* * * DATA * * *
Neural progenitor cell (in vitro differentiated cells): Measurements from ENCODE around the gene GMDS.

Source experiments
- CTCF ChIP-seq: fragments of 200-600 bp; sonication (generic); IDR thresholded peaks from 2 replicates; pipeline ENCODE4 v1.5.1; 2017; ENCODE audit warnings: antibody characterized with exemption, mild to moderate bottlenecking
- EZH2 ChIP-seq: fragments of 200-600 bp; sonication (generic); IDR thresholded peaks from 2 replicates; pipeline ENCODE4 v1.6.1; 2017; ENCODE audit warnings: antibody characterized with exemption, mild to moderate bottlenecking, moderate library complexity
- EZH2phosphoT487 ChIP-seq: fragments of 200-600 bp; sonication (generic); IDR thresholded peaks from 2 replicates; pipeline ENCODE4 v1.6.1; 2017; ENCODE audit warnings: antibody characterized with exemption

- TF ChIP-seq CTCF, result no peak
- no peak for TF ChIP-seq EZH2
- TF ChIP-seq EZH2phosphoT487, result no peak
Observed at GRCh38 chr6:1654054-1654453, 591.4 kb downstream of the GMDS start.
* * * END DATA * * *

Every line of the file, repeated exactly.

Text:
Neural progenitor cell (in vitro differentiated cells): Measurements from ENCODE around the gene GMDS.

Source experiments
- CTCF ChIP-seq: fragments of 200-600 bp; sonication (generic); IDR thresholded peaks from 2 replicates; pipeline ENCODE4 v1.5.1; 2017; ENCODE audit warnings: antibody characterized with exemption, mild to moderate bottlenecking
- EZH2 ChIP-seq: fragments of 200-600 bp; sonication (generic); IDR thresholded peaks from 2 replicates; pipeline ENCODE4 v1.6.1; 2017; ENCODE audit warnings: antibody characterized with exemption, mild to moderate bottlenecking, moderate library complexity
- EZH2phosphoT487 ChIP-seq: fragments of 200-600 bp; sonication (generic); IDR thresholded peaks from 2 replicates; pipeline ENCODE4 v1.6.1; 2017; ENCODE audit warnings: antibody characterized with exemption

- TF ChIP-seq CTCF, result no peak
- no peak for TF ChIP-seq EZH2
- TF ChIP-seq EZH2phosphoT487, result no peak
Observed at GRCh38 chr6:1654054-1654453, 591.4 kb downstream of the GMDS start.